Moonpig, the online greeting card company, has come under fierce criticism for leaving a vulnerability in its mobile app for more than a year and a half that allowed customer information to be accessed.
Online security expert Paul Price, who writes for ifc0nfig.com, has had a running battle with the company. He alerted Moonpig numerous times over the last year and a half to the vulnerability that affects as many as 3m customers as far back as August 2013, but only now after receiving significant media attention has the API been removed online.
By looking at the Android app’s API HTTP requests, Price was able to determine there was no authentication whatsoever on the app and with a few simple clicks he was able to find his tested user information and access the account.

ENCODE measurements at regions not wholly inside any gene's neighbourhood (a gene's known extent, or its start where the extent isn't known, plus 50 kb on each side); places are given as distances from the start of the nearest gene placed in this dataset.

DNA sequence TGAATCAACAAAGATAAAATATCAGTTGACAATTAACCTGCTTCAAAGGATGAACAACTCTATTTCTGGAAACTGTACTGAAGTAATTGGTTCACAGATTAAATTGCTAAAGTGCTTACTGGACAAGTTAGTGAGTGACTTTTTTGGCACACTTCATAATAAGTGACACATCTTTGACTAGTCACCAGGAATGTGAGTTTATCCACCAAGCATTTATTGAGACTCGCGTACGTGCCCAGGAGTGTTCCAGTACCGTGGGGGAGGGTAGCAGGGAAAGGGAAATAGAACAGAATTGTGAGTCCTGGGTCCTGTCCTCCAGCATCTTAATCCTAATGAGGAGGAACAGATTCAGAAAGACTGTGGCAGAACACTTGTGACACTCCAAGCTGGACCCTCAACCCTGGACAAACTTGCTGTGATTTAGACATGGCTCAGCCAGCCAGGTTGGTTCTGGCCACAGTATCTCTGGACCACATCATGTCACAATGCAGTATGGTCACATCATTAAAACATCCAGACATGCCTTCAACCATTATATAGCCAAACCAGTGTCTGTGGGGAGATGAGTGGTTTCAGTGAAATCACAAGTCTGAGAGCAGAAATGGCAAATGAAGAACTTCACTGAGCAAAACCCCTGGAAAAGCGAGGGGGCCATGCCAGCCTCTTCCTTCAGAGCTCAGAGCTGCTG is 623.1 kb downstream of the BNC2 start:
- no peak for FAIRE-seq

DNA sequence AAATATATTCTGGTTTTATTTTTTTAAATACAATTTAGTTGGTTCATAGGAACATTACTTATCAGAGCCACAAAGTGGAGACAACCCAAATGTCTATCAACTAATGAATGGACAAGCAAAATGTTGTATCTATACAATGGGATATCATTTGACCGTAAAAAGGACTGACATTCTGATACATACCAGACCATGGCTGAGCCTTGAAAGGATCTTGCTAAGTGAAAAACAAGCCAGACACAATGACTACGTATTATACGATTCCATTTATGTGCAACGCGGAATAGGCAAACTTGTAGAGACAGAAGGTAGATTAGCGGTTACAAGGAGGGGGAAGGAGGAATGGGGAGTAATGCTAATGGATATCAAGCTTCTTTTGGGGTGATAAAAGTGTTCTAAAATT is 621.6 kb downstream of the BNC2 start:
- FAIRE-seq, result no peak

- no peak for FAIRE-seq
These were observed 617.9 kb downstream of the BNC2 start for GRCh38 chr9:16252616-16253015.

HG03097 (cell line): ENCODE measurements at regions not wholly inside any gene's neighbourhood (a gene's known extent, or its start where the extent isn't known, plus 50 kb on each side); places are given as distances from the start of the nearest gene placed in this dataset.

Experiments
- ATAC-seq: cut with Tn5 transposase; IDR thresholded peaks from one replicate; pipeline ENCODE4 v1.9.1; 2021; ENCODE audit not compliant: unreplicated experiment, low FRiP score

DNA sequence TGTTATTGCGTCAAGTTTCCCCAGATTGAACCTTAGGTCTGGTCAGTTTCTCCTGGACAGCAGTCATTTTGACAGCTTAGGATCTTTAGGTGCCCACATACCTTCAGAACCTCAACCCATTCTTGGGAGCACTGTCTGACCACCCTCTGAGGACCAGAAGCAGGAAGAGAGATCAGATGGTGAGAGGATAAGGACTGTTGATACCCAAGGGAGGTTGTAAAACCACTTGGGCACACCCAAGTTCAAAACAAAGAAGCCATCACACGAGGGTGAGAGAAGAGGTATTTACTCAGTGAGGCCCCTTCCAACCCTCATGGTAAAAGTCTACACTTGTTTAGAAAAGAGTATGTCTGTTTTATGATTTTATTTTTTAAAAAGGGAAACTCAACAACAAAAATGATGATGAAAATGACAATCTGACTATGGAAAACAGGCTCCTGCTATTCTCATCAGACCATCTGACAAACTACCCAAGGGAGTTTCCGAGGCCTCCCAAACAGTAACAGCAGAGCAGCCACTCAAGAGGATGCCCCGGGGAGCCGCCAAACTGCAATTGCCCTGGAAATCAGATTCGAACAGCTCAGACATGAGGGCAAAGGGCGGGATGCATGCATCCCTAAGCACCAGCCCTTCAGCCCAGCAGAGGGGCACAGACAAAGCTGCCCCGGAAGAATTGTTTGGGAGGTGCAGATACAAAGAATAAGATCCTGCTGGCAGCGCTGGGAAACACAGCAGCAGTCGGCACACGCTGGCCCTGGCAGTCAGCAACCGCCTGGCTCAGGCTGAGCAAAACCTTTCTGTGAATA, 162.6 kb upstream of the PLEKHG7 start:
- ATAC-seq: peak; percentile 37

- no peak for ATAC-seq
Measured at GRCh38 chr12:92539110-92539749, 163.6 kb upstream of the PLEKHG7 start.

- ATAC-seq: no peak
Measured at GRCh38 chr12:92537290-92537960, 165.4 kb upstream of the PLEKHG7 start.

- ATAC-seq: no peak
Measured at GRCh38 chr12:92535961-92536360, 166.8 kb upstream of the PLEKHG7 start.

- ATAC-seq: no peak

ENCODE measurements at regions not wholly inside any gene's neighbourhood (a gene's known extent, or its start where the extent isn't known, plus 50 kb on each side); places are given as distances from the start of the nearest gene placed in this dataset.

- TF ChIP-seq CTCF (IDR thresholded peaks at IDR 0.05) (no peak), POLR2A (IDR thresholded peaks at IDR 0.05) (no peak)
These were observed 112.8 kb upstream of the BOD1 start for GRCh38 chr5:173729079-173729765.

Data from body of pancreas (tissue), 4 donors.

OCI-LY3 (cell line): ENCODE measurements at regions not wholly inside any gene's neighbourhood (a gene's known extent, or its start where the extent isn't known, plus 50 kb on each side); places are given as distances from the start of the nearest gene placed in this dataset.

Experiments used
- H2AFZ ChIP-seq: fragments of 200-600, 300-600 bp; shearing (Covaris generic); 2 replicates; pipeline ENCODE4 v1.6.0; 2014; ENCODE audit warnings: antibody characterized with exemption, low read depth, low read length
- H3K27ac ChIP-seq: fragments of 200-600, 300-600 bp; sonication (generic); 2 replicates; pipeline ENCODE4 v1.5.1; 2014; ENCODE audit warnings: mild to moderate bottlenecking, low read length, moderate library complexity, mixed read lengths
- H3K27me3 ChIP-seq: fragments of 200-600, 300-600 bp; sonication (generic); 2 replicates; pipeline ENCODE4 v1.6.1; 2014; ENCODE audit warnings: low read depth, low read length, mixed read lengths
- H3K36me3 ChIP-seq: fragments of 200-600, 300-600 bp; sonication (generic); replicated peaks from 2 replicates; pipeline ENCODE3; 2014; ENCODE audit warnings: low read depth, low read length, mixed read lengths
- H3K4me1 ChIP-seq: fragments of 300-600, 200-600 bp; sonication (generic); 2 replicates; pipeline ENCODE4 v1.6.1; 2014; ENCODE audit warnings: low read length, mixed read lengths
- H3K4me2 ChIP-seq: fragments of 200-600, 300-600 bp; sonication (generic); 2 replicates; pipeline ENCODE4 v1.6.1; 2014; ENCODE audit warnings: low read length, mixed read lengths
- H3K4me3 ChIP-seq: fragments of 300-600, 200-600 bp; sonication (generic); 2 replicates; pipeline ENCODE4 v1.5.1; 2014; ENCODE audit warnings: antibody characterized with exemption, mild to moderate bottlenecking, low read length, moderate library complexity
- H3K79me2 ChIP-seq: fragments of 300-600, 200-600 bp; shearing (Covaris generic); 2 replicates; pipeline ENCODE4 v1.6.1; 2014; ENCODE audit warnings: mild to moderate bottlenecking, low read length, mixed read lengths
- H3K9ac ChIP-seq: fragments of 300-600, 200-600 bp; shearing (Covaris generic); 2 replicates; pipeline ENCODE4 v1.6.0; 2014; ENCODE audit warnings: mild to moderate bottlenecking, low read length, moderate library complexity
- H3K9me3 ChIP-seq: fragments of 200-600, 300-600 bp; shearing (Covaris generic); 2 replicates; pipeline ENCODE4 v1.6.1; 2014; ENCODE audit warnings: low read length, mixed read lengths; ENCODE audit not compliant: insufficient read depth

This process could then be repeated easily for anyone else’s user ID and obtain all the payment information that he or she would have on his or her account.
In fact, after further snooping, Price came across one piece of code entitled ‘GetCreditCardDetails’ which did exactly that.
While only providing the last four digits of the credit-card number, all the other data relating to his test account was visible.
12 months’ notice before going public
Price said in an interview with The Guardian that he gave Moonpig 16 months to fix the issue or go public, despite the industry standard being closer to 90 days.
In his blog, Price wrote, “I’ve seen some half-arsed security messures (sic) in my time but this just takes the biscuit. Whoever architected this system needs to be waterboarded.”
Moonpig’s parent company, Photobox, has since issued a statement on its website dismissing the idea that its customers’ accounts were vulnerable.
“We can assure our customers that all password and payment information is and has always been safe,” said the statement.